HOUSTON -- During batting practice on Saturday, manager Phil Garner trotted to the outfield where Luke Scott was shagging fly balls and informed him that he would be starting in right field on Opening Day.
It appears Scott will receive the majority of playing time in right this season. Garner won't use a straight platoon with Jason Lane, although he does plan to give Lane a handful of starts when the team is facing a left-hander.
"Luke will get a lot of the playing time," Garner said. "I will use not really a platoon situation, but I will play Jason Lane against left-handers on occassion."
That doesn't mean Lane will get every start against lefties. The Astros are facing Zach Duke on Monday, and Garner has no issue inserting Scott in the lineup for that game.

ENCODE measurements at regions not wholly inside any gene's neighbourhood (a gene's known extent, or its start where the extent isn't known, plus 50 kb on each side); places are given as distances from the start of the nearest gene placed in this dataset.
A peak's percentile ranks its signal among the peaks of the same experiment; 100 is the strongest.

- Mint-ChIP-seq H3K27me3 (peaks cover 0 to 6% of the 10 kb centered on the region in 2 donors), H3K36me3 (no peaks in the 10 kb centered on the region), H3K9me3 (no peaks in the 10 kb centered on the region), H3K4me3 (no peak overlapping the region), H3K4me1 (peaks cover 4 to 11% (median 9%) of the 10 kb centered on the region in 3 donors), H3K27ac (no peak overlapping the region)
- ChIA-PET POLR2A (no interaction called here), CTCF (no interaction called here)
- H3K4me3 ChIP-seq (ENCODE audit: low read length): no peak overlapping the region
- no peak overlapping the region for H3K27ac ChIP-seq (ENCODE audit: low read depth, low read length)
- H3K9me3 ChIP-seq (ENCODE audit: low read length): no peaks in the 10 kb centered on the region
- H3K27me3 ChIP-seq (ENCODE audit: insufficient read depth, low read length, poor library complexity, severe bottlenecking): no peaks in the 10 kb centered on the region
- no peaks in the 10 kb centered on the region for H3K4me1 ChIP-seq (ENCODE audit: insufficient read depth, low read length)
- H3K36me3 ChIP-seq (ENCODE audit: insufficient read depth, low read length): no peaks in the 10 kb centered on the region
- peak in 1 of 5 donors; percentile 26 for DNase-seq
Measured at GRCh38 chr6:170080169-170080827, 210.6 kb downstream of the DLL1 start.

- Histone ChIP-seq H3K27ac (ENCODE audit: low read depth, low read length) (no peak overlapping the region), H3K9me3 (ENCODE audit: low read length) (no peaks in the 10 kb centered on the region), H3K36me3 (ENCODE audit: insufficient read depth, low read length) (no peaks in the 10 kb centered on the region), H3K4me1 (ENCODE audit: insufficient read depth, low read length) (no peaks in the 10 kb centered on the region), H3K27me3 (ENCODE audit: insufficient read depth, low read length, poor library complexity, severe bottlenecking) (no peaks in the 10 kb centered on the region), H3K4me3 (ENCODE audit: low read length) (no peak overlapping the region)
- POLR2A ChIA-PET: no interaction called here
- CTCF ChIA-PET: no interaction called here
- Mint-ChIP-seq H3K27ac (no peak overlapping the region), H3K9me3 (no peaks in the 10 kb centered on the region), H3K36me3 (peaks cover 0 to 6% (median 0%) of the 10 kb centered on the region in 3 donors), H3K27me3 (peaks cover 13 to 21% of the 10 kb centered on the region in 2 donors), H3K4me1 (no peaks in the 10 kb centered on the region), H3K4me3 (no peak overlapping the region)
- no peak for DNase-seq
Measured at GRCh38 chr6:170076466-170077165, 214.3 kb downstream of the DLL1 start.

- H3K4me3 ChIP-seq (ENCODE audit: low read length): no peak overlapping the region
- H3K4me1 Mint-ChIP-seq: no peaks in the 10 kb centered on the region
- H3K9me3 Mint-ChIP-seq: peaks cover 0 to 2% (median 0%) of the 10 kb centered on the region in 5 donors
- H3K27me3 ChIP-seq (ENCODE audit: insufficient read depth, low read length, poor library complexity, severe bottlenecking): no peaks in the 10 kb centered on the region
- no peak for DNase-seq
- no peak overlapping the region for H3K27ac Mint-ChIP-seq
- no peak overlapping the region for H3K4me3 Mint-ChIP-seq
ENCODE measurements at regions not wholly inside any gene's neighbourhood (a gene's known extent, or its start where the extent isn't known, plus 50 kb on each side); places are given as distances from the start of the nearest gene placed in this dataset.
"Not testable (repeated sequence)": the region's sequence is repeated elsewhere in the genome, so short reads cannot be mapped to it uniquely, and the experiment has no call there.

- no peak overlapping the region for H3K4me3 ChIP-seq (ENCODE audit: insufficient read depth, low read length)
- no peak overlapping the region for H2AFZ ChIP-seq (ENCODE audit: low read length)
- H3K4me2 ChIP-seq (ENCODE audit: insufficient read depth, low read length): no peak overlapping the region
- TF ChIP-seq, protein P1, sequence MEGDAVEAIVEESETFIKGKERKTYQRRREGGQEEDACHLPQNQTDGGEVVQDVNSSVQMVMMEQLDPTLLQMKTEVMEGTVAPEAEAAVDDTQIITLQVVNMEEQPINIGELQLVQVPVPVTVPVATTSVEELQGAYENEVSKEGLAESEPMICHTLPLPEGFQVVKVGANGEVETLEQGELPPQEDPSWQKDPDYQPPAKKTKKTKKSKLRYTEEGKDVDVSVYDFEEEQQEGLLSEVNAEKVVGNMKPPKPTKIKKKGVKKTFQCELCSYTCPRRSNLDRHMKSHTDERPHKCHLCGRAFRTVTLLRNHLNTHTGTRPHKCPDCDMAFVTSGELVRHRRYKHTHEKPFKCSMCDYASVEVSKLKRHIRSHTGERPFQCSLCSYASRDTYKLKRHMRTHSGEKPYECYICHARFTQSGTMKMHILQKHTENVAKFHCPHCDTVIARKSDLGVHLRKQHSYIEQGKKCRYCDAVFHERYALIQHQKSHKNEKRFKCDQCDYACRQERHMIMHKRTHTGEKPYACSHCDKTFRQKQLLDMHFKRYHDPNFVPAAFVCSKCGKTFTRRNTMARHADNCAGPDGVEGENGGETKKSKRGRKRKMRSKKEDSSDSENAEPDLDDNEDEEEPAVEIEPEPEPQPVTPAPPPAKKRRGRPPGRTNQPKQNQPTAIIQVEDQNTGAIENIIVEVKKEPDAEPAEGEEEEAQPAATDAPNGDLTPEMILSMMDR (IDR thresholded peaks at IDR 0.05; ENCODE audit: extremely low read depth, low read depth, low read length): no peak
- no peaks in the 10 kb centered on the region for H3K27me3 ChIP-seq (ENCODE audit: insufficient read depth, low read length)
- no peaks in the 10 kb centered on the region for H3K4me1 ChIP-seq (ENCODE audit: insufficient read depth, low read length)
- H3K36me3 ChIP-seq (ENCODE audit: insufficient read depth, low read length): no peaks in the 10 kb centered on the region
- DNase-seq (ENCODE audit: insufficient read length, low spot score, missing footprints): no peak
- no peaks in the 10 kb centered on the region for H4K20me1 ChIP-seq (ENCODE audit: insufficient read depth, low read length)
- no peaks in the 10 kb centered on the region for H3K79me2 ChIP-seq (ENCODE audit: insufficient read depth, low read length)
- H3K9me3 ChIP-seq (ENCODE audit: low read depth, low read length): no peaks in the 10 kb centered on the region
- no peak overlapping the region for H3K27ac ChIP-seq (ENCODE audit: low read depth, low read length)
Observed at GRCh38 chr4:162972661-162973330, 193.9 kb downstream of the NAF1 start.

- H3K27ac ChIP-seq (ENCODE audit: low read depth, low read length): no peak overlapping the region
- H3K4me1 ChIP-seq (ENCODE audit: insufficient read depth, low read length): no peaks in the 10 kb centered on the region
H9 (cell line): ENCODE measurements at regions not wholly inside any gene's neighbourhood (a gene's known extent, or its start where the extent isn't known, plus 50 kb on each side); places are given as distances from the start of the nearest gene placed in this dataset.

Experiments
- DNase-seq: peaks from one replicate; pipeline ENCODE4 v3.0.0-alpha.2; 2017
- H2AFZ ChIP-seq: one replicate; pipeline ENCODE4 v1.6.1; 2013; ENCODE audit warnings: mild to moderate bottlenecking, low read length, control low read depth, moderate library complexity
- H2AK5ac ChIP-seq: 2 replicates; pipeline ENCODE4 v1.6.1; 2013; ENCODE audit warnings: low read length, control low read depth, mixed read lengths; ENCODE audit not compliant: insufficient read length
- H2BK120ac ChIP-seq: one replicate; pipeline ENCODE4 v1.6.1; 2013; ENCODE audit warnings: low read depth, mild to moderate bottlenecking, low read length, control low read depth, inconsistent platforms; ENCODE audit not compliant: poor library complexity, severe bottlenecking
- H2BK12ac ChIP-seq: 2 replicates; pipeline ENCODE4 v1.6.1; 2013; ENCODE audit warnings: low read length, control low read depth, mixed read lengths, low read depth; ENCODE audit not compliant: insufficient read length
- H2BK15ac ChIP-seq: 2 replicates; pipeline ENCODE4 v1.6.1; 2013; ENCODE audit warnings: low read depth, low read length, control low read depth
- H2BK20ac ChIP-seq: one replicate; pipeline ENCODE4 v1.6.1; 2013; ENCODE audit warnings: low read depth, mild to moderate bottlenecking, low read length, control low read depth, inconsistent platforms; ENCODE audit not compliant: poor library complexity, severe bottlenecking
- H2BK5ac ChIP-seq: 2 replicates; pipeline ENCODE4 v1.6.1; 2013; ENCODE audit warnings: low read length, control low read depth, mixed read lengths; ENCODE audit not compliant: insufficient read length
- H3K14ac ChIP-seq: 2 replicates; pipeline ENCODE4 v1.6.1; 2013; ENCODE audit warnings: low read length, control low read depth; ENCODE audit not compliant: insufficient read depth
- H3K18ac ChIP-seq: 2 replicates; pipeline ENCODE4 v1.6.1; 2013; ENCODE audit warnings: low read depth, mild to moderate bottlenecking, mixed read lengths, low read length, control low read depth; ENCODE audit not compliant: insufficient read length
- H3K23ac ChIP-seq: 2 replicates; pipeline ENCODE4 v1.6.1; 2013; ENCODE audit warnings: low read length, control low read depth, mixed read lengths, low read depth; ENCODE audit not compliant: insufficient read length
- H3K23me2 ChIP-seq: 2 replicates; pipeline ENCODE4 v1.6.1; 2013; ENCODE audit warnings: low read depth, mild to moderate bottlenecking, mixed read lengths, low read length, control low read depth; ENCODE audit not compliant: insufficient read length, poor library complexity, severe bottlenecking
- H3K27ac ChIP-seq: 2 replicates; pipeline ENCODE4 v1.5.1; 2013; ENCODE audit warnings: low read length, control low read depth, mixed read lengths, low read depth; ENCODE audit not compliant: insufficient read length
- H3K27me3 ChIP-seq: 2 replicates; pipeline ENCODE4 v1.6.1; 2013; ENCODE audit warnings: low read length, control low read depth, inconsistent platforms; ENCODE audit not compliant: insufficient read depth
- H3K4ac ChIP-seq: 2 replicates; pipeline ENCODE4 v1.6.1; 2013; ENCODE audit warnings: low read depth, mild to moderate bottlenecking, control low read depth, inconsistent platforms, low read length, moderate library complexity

Garner's announcement answered the much talked about mystery surrounding who would win the right field spot -- Scott, who had a phenomenal second half in '06, or Lane, who struggled last year but displayed quite a bit of pop in his bat during Spring Training.
"This is a good luxury to have," Garner said. "Jason provides solid defense when he's in the field and I'd like to say Luke's done a nice job defensively in the spring. He really helped himself in that regard. Both guys, whether they're in the field or not, they give you a wonderful weapon off the bench, power off the bench."
This will be Scott's second Opening Day start. He started in left field two years ago.
This one, Scott said, will be different.
"That was more emotional," he said. "I realized my lifelong dream. Now I feel I know what it's all about it, I have some time underneath my belt.
"I'm just very thankful. I'm excited to get the season started, excited to get going."
Garner has not revealed his Opening Day lineup. He's still toying with the idea of hitting Morgan Ensberg second, Scott fifth and Chris Burke sixth.
Garner could also decide to stick with the original plan, which has Burke hitting second, Ensberg fifth and Scott sixth.
Alyson Footer is a reporter for MLB.com. This story was not subject to the approval of Major League Baseball or its clubs.